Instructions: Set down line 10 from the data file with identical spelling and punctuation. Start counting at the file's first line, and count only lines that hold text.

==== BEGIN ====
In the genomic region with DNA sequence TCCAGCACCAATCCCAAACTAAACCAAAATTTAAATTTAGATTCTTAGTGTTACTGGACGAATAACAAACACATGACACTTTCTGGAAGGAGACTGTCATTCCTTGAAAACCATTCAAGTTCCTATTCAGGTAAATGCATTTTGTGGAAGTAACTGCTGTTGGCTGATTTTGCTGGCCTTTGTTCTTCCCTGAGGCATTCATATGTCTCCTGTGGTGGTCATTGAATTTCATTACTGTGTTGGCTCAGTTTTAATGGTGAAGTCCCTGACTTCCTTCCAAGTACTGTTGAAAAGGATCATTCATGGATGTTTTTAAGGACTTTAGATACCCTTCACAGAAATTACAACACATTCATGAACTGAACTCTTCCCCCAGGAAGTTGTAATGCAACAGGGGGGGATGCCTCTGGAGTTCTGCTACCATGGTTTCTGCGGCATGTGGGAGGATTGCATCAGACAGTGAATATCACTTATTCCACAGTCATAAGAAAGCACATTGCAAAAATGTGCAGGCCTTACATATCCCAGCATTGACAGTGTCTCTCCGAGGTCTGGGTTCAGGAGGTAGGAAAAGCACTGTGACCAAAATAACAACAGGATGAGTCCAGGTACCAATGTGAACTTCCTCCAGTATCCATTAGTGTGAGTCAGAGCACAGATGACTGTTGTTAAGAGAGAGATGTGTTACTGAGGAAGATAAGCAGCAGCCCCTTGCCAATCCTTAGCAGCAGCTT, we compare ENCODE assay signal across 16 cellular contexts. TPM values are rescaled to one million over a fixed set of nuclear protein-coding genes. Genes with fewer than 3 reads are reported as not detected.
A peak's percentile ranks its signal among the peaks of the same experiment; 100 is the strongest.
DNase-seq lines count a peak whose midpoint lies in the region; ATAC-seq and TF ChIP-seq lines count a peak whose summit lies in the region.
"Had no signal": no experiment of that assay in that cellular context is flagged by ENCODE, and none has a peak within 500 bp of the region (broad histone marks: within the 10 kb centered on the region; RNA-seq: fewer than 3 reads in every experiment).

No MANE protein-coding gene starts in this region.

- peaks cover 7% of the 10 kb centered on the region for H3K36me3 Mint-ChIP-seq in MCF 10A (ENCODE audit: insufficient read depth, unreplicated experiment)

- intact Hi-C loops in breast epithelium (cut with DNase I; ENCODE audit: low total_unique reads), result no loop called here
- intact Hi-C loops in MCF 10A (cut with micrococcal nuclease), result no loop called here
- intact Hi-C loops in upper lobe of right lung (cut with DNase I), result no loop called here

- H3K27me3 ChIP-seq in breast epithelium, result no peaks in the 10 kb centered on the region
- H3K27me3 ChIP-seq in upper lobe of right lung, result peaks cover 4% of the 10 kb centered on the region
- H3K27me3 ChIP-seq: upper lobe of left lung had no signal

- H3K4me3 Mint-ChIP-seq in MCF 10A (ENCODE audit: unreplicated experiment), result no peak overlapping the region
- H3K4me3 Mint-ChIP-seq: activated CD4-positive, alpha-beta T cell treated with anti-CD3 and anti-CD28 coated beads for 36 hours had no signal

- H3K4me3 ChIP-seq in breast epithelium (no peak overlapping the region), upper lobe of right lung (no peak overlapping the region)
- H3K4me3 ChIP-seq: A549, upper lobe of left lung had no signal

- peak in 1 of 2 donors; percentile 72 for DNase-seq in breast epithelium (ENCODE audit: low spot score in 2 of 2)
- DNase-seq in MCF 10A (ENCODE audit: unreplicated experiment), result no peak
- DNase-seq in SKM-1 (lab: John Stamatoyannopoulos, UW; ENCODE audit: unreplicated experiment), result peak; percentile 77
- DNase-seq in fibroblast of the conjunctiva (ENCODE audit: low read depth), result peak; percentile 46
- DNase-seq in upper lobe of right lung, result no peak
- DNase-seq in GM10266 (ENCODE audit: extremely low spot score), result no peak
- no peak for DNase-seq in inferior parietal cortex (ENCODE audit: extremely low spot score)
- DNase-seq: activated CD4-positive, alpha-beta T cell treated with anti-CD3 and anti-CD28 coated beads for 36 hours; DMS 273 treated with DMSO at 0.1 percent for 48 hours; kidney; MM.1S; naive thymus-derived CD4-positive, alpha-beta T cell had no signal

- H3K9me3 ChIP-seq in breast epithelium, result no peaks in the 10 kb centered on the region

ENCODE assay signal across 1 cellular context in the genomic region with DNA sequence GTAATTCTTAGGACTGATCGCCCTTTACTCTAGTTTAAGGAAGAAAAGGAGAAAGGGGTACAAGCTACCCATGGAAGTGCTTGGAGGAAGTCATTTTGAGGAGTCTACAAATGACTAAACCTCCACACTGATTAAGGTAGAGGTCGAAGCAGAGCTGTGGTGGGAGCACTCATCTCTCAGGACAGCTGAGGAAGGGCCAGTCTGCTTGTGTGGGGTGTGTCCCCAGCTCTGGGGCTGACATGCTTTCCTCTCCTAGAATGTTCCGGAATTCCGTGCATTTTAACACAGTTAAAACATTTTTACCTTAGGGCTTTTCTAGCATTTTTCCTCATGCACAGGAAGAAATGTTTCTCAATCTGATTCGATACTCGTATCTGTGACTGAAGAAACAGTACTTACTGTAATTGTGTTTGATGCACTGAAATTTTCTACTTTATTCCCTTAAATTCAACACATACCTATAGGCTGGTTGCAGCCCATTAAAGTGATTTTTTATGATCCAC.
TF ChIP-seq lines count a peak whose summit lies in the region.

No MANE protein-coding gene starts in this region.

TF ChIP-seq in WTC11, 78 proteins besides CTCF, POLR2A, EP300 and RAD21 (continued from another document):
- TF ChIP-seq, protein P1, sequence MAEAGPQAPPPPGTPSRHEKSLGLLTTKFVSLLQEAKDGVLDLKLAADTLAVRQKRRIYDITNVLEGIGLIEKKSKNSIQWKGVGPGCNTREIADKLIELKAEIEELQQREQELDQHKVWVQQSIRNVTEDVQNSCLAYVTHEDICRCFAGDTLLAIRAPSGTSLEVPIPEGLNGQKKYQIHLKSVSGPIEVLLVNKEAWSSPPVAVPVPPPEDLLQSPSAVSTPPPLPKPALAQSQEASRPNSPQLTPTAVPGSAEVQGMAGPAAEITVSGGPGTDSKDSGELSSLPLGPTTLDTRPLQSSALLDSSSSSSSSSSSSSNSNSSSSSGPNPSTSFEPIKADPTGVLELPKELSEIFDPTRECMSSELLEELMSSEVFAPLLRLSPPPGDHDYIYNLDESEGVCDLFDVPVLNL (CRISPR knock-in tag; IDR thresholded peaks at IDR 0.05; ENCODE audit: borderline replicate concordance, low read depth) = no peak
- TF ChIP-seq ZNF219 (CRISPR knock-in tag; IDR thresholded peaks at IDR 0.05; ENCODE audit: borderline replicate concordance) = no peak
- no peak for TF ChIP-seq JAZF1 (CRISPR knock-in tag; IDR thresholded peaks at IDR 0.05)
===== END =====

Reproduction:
- H3K27me3 ChIP-seq in breast epithelium, result no peaks in the 10 kb centered on the region